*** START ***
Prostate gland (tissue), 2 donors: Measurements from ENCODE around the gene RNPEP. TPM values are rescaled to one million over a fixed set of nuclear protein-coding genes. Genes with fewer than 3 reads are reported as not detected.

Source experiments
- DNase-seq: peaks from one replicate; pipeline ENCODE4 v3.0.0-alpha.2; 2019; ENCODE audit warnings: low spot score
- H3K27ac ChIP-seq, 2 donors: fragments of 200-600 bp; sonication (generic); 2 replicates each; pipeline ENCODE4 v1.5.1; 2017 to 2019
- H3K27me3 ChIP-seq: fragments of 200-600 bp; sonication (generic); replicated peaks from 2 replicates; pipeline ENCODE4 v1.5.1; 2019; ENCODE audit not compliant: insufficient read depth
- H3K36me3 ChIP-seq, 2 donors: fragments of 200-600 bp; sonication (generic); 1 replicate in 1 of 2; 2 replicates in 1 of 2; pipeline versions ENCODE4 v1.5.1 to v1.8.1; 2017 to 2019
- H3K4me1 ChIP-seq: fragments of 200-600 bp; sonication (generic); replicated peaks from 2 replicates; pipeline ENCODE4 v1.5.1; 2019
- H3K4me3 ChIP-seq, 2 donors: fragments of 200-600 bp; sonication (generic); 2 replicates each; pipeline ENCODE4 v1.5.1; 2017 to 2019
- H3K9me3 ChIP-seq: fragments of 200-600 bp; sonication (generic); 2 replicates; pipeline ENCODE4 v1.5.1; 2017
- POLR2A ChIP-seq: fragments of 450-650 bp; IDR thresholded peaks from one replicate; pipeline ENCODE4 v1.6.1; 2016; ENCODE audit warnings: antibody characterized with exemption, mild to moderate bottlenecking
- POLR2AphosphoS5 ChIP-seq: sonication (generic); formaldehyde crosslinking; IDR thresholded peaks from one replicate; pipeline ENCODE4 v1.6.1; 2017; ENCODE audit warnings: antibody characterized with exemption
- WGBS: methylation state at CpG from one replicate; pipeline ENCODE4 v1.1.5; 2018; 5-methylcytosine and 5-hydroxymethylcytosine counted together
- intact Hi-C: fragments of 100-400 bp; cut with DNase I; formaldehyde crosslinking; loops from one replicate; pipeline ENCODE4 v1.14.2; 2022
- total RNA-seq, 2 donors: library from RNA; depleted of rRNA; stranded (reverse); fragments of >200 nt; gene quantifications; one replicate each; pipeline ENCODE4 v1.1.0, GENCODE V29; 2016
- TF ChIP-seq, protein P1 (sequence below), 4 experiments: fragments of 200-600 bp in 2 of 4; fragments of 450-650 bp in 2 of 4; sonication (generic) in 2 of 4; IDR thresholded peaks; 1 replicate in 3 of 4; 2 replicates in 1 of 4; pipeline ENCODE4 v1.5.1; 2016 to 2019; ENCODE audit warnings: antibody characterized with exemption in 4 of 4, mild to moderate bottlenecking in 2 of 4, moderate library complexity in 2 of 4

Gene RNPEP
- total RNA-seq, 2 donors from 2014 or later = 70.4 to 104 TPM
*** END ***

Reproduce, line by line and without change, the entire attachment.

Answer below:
Prostate gland (tissue), 2 donors: Measurements from ENCODE around the gene RNPEP. TPM values are rescaled to one million over a fixed set of nuclear protein-coding genes. Genes with fewer than 3 reads are reported as not detected.

Source experiments
- DNase-seq: peaks from one replicate; pipeline ENCODE4 v3.0.0-alpha.2; 2019; ENCODE audit warnings: low spot score
- H3K27ac ChIP-seq, 2 donors: fragments of 200-600 bp; sonication (generic); 2 replicates each; pipeline ENCODE4 v1.5.1; 2017 to 2019
- H3K27me3 ChIP-seq: fragments of 200-600 bp; sonication (generic); replicated peaks from 2 replicates; pipeline ENCODE4 v1.5.1; 2019; ENCODE audit not compliant: insufficient read depth
- H3K36me3 ChIP-seq, 2 donors: fragments of 200-600 bp; sonication (generic); 1 replicate in 1 of 2; 2 replicates in 1 of 2; pipeline versions ENCODE4 v1.5.1 to v1.8.1; 2017 to 2019
- H3K4me1 ChIP-seq: fragments of 200-600 bp; sonication (generic); replicated peaks from 2 replicates; pipeline ENCODE4 v1.5.1; 2019
- H3K4me3 ChIP-seq, 2 donors: fragments of 200-600 bp; sonication (generic); 2 replicates each; pipeline ENCODE4 v1.5.1; 2017 to 2019
- H3K9me3 ChIP-seq: fragments of 200-600 bp; sonication (generic); 2 replicates; pipeline ENCODE4 v1.5.1; 2017
- POLR2A ChIP-seq: fragments of 450-650 bp; IDR thresholded peaks from one replicate; pipeline ENCODE4 v1.6.1; 2016; ENCODE audit warnings: antibody characterized with exemption, mild to moderate bottlenecking
- POLR2AphosphoS5 ChIP-seq: sonication (generic); formaldehyde crosslinking; IDR thresholded peaks from one replicate; pipeline ENCODE4 v1.6.1; 2017; ENCODE audit warnings: antibody characterized with exemption
- WGBS: methylation state at CpG from one replicate; pipeline ENCODE4 v1.1.5; 2018; 5-methylcytosine and 5-hydroxymethylcytosine counted together
- intact Hi-C: fragments of 100-400 bp; cut with DNase I; formaldehyde crosslinking; loops from one replicate; pipeline ENCODE4 v1.14.2; 2022
- total RNA-seq, 2 donors: library from RNA; depleted of rRNA; stranded (reverse); fragments of >200 nt; gene quantifications; one replicate each; pipeline ENCODE4 v1.1.0, GENCODE V29; 2016
- TF ChIP-seq, protein P1 (sequence below), 4 experiments: fragments of 200-600 bp in 2 of 4; fragments of 450-650 bp in 2 of 4; sonication (generic) in 2 of 4; IDR thresholded peaks; 1 replicate in 3 of 4; 2 replicates in 1 of 4; pipeline ENCODE4 v1.5.1; 2016 to 2019; ENCODE audit warnings: antibody characterized with exemption in 4 of 4, mild to moderate bottlenecking in 2 of 4, moderate library complexity in 2 of 4

Gene RNPEP
- total RNA-seq, 2 donors from 2014 or later = 70.4 to 104 TPM